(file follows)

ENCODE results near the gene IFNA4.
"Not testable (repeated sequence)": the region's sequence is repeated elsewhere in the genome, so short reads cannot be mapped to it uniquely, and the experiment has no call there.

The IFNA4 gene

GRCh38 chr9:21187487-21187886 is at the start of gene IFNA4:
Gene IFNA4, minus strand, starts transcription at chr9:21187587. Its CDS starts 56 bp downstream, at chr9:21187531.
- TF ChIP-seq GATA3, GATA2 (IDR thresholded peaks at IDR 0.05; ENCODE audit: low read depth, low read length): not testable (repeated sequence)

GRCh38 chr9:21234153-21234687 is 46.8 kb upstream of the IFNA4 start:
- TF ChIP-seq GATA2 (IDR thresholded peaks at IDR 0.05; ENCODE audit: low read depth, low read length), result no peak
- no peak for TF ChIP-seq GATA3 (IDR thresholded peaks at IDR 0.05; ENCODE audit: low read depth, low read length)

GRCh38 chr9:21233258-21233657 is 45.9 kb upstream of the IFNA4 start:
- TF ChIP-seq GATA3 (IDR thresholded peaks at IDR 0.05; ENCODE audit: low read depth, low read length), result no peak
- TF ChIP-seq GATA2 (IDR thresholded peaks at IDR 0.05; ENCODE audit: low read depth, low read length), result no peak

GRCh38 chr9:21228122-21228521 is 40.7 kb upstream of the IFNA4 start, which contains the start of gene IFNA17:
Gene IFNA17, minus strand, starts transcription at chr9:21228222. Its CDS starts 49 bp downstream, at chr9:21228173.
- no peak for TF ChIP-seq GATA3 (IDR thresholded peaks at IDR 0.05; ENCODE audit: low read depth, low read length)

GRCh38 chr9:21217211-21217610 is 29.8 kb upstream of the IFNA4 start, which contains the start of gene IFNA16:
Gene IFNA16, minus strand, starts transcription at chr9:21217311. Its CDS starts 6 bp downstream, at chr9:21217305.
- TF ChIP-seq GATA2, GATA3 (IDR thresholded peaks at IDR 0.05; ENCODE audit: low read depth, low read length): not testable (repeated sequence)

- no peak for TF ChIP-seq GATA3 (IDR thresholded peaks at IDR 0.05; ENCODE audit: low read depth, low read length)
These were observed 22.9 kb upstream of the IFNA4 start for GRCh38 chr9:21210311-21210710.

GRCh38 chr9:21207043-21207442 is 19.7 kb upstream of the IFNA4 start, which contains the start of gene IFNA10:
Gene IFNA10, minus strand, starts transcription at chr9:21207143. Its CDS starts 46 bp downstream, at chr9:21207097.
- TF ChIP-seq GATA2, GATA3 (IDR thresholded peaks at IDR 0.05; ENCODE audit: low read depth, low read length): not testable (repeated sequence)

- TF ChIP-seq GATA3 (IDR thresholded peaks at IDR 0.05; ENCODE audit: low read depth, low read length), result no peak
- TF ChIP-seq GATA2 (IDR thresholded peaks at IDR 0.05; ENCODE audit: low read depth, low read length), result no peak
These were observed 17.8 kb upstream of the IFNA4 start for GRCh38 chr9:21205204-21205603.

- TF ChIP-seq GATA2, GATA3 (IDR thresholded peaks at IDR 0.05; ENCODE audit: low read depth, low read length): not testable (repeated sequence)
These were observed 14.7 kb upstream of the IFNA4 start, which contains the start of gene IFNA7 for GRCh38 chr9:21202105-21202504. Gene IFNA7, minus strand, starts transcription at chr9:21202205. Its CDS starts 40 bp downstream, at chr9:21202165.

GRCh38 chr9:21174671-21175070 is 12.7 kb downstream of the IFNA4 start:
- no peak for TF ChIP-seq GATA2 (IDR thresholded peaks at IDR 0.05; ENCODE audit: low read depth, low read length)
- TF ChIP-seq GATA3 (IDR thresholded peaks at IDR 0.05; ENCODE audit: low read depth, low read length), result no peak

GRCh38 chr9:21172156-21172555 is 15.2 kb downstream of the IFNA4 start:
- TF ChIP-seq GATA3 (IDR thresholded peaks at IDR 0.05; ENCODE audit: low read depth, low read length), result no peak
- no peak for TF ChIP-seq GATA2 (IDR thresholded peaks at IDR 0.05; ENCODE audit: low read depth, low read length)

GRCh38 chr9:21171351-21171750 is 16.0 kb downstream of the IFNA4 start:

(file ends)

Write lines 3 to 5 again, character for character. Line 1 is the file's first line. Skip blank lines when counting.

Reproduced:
The IFNA4 gene

GRCh38 chr9:21187487-21187886 is at the start of gene IFNA4:
Gene IFNA4, minus strand, starts transcription at chr9:21187587. Its CDS starts 56 bp downstream, at chr9:21187531.